On building product at Medium

Medium uses a lot of tools, infrastructure, techniques, and people-power to deliver incredible content to you every day. Behind the scenes are outstanding engineers, designers, product managers, user happiness specialists, and more who craft the simple and elegant Medium experience including content distribution, personalization, and interaction capabilities.

I’m a product manager at Medium and this is a talk that I gave at Canvas Conference in Birmingham in October 2015. You can watch the video below, or skip through to read what we do and view the slides from the presentation.

Note: This information was current as of the talk in October 2015, although it is surely out of date by the time you’re reading this. We move fast at Medium!


What is Medium?

Before we get started, it helps to have some context about what we’re trying to do at Medium.

It’s the place where Bono lays out a Marshall Plan for Africa and Melinda Gates responds. It’s where a gay Catholic, Aaron, discovers his voice, which leads to meeting the pope. It’s where former Amazon employees give Jeff Bezos feedback. It’s where Michael Pollan lays out a food policy for the country, calling on Washington to respond. And it’s where Chelsea Manning can share her life in prison, inspire others, and respond directly from prison — last night. And all of this happened in the last few weeks.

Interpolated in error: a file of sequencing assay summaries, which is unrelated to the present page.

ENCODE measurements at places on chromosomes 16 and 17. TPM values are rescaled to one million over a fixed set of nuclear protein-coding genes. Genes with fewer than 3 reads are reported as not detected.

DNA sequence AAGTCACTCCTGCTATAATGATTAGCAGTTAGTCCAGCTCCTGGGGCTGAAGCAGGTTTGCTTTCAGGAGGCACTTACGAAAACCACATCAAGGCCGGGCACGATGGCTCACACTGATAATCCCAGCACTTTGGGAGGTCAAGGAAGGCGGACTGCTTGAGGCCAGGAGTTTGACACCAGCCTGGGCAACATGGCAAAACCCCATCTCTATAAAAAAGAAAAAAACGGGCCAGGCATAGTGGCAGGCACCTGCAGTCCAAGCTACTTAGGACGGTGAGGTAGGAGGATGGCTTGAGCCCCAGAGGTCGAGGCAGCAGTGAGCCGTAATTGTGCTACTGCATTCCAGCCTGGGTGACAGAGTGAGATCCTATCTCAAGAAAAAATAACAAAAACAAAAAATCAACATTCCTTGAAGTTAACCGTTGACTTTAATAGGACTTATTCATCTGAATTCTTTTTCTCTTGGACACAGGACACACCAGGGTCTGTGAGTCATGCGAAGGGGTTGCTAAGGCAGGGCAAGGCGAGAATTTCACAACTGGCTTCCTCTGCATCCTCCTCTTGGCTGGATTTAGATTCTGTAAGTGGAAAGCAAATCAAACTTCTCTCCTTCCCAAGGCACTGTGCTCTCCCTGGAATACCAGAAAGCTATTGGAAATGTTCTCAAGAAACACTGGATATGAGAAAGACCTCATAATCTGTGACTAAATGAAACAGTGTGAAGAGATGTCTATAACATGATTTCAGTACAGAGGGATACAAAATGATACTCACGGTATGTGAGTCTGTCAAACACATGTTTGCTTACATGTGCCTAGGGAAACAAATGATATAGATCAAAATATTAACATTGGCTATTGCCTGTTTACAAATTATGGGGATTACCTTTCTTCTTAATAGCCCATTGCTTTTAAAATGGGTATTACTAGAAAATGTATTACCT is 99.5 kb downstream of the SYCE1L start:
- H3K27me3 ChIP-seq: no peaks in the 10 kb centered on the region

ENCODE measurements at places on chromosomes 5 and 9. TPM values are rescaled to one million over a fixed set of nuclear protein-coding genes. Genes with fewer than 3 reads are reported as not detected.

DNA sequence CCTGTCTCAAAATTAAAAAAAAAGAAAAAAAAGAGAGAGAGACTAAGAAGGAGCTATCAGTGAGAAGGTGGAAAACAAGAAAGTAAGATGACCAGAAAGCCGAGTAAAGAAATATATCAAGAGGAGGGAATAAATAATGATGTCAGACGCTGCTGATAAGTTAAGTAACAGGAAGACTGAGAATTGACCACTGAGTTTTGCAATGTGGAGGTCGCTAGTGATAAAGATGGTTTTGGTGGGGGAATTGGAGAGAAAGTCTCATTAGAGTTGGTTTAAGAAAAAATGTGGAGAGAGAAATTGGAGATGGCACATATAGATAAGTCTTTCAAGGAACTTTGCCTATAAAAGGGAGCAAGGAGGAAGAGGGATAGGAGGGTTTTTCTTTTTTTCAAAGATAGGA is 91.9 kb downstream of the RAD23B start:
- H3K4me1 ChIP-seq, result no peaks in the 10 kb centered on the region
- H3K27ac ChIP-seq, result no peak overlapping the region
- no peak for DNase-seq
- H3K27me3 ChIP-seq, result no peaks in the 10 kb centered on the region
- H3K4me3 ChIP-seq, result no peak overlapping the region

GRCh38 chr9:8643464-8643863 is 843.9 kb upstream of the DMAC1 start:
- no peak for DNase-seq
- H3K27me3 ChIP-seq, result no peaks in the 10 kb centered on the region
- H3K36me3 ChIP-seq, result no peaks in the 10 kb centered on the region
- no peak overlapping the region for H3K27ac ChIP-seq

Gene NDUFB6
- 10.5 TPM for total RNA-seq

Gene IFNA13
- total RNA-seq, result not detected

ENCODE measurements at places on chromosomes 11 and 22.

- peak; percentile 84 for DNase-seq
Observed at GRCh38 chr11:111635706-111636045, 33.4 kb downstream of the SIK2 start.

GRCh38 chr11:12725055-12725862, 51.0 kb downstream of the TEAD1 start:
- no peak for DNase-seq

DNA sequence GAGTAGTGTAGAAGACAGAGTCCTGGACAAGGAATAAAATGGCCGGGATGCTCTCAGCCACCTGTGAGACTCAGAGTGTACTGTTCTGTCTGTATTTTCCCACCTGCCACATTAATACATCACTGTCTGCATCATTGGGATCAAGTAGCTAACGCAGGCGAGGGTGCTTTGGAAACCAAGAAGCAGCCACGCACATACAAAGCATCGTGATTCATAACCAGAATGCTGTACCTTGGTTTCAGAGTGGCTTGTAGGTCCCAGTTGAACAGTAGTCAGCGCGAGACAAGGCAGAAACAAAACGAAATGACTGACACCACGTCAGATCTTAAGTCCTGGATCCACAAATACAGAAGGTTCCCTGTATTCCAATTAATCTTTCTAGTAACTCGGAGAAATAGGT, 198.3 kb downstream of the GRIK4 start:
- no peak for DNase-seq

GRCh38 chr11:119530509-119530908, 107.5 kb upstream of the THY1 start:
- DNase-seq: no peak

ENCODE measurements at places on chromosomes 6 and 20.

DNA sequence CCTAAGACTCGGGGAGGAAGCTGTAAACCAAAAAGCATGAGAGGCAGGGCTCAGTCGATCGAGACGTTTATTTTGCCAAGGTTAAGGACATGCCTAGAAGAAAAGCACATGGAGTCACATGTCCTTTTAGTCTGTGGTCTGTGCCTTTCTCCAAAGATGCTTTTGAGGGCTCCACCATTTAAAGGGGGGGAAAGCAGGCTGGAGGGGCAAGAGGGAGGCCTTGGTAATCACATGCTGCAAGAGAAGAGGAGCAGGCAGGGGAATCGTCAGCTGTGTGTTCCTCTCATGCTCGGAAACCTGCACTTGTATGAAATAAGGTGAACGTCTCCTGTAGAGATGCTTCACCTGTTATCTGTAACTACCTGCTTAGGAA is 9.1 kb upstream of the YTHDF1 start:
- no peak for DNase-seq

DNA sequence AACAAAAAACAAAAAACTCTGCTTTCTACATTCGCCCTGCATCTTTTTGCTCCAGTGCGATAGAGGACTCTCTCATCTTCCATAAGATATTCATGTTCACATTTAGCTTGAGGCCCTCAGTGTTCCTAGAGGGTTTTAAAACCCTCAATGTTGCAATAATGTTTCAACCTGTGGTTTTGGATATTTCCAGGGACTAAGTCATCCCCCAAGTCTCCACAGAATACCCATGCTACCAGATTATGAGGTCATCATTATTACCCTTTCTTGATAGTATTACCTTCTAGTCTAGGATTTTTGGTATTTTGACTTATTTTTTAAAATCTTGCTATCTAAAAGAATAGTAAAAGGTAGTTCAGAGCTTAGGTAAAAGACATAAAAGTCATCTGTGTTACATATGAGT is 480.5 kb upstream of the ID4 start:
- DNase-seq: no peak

Interactions

You may have seen Susan Crawford write about Uber’s social impact. Medium, at it’s core, provides ways for readers and writers to interact and push ideas forward.

As you scroll through Susan’s story, you’ll see highlights that your network has left. In the margins, you’ll find little asterisks (*). This is where people have responded to a particular part of the story. When you tap on one, see that Kai Sosceles responded and the author recommended it. And at the end, Tim O'Reilly writes a full on response, of which Susan responds to. You can get lost in this web of responses to responses, highlights, and responses to particular passages.

What’s really interesting is how Medium determines which responses to show you. It is all based on your network — so someone you follow has to write or recommend the response. Or the author can whitelist a response by recommending it herself. Here’s those rules: